65 percent of the women surveyed thought the fitter (unmodified) women looked more attractive than the thinner but less athletic (modified) women.

In the same study, the scientists did an analysis of the last 15 winners of the Miss USA beauty pageant. They found that the winners in 2013 were about 10 percent more muscular and 20 percent leaner than the winners in 1999. 

In the final analysis, the researchers concluded that “although they [women] continue to find a thin female figure to be attractive, they prefer the appearance of a thin and toned female body.”

All that isn’t to say that you can’t be attractive if you aren’t sporting an extra 10 to 15 pounds of muscle, of course, but it does indicate that most women nowadays think this will make you look better, not worse. 

Myth #3 “Heavy Weightlifting Is Dangerous”

Many people think weightlifting, especially heavy weightlifting, is inherently dangerous, and I understand why.

When you compare deadlifting, squatting, and bench pressing large amounts of weight to other forms of exercise, like jogging, cycling, or calisthenics, weightlifting looks more like a death wish than a discipline.

Poke around on internet forums and you’ll find plenty to feed your anxiety. Personal stories range from the tame—mild joint and muscle aches and the like—to the downright horrific, with some long-time bodybuilders so incapacitated that they can’t even tie their shoes until the ibuprofen kicks in.

And so weightlifting, and strength training in particular, has been saddled with a bum rap for decades now. Thankfully, the tides are turning and strength training is gaining more and more mainstream popularity, but many people still think that its dangers far exceed the benefits.

While weightlifting does have its risks, they’re not nearly as bad as many people think. Ironically, research shows that when done properly, it’s actually one of the safest kinds of athletic activities you can do.

For instance, in one review of 20 studies conducted by scientists at Bond University, it was found that bodybuilding produced an average of just one injury for every 1,000 hours of training.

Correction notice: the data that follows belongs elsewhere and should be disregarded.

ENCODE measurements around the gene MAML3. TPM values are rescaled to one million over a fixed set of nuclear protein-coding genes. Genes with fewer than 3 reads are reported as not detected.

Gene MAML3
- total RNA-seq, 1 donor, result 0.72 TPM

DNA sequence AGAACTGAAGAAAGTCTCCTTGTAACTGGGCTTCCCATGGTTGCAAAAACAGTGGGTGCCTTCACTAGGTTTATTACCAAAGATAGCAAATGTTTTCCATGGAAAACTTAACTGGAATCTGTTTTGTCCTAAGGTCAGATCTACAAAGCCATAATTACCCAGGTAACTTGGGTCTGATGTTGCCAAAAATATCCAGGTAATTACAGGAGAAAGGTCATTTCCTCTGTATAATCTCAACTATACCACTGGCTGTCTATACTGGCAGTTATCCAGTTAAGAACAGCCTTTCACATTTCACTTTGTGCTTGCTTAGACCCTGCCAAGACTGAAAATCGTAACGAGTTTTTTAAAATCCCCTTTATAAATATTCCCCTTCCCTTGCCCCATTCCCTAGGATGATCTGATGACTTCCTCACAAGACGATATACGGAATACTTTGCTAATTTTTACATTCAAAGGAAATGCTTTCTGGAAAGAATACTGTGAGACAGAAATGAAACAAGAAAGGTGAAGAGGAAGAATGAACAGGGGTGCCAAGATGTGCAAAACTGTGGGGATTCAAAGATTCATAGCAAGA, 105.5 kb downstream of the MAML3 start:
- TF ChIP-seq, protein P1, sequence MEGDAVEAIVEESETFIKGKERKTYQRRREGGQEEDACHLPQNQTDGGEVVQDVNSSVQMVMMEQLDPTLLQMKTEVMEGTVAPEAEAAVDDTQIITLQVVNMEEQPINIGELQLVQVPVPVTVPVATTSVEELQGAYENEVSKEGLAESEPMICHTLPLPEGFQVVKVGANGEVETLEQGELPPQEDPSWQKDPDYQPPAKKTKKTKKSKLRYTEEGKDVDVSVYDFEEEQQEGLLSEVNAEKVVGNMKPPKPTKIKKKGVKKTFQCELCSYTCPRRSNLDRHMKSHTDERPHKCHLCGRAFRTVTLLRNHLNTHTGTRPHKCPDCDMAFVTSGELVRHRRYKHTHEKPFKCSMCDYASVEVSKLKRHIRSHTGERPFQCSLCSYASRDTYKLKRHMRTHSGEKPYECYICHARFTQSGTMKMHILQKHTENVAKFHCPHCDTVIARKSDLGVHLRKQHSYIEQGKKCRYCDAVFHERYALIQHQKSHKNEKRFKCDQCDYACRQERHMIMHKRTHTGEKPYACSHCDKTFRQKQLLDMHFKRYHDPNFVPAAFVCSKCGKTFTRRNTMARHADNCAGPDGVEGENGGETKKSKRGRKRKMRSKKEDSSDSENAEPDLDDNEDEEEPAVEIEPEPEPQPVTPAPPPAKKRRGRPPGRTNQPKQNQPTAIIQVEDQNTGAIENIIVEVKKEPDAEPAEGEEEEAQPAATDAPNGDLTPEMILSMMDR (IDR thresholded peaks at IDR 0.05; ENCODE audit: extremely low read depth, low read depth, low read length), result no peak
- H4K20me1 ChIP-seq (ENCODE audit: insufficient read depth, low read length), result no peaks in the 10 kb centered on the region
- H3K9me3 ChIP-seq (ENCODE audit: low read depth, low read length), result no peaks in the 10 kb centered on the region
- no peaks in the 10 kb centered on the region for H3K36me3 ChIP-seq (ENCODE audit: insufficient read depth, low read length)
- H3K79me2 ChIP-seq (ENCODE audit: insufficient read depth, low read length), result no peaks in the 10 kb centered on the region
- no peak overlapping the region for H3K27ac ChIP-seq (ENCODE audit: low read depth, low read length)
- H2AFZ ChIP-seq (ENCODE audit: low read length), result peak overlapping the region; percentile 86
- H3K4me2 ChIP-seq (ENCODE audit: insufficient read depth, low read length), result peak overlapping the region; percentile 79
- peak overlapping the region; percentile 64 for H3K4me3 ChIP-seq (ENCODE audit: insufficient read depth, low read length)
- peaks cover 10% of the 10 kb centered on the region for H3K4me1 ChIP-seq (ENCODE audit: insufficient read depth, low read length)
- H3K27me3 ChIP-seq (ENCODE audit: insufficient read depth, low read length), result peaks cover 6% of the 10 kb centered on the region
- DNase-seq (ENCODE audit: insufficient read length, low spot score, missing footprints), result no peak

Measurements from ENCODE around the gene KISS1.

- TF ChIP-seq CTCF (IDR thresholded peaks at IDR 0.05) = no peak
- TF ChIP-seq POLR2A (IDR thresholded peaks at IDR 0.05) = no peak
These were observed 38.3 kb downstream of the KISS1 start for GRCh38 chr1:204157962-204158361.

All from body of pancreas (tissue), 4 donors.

To put that in perspective, if you spend five hours per week weightlifting, you could go almost four years without experiencing any kind of injury whatsoever.

Researchers also noted that most of the injuries tended to be minor aches and pains that didn’t require any type of special treatment or recovery protocols. In most cases, a bit of extra R & R won the day.

As you’d expect, more intense and technical types of weightlifting, like CrossFit, Olympic weightlifting, and powerlifting, result in more injuries, but fewer than you might think. These activities produced just two to four injuries per 1,000 hours of training.

For comparison, studies show that sports like ice hockey, football, soccer, and rugby have injury rates ranging from 6 to 260 per 1,000 hours, and long-distance runners can expect about 10 injuries per 1,000 hours of pavement pounding.

In other words, you’re about 6 to 10 times more likely to get hurt playing everyday sports than hitting the gym for some heavy weightlifting.

The payoff for weightlifting is also tremendous. It delivers a number of health and fitness benefits that you simply can’t get from other types of sports and exercise.

Here’s a short list of what a well-designed weightlifting routine can do for you:

When you compare all that to the rather negligible risk of injury, and the generally mild nature of the injuries that do occur, the choice is clear: choosing to lift weights is far better than choosing not to out of fear of getting hurt.

If you’re adamant about experiencing no physical injuries whatsoever, then your only surefire option is to never leave your bed (and even then you’ll have to contend with bedsores!). Remember that every time you step into your car, take the stairs instead of the elevator, or, heck, type on a computer, you’re flirting with one kind of injury or another.

Dealing with risk is just part of life. All we can do is weigh the probabilities and potential upsides and downsides, make choices that are most likely to play out in our favor over time, and do everything we can to create positive outcomes.

Myth #4 “Women Can’t Gain Much Muscle”

You may have heard that women don’t have the physiology to gain muscle effectively, and that they should stick to Zumba and stretching instead.

A reason commonly cited for this is the well-known (and immediately obvious) fact that women produce a lot less testosterone than men—about 15 to 20 times less, to be exact.

Testosterone is the primary hormonal driver of muscle growth, so it’s fair to assume that a body with very little testosterone flowing through its veins won’t be able to build much muscle, right?

Wrong. 

While women’s low testosterone does put them at a hormonal disadvantage for gaining muscle, testosterone isn’t the only hormone heavily involved in muscle building. 

Another major player is estrogen, which women produce much more of than men, and which provides several muscle-building benefits, including stimulating growth hormone production, which significantly aids in postworkout recovery, and preventing muscle breakdown.

Women also produce more growth hormone throughout the day than men, which further helps with muscle gain.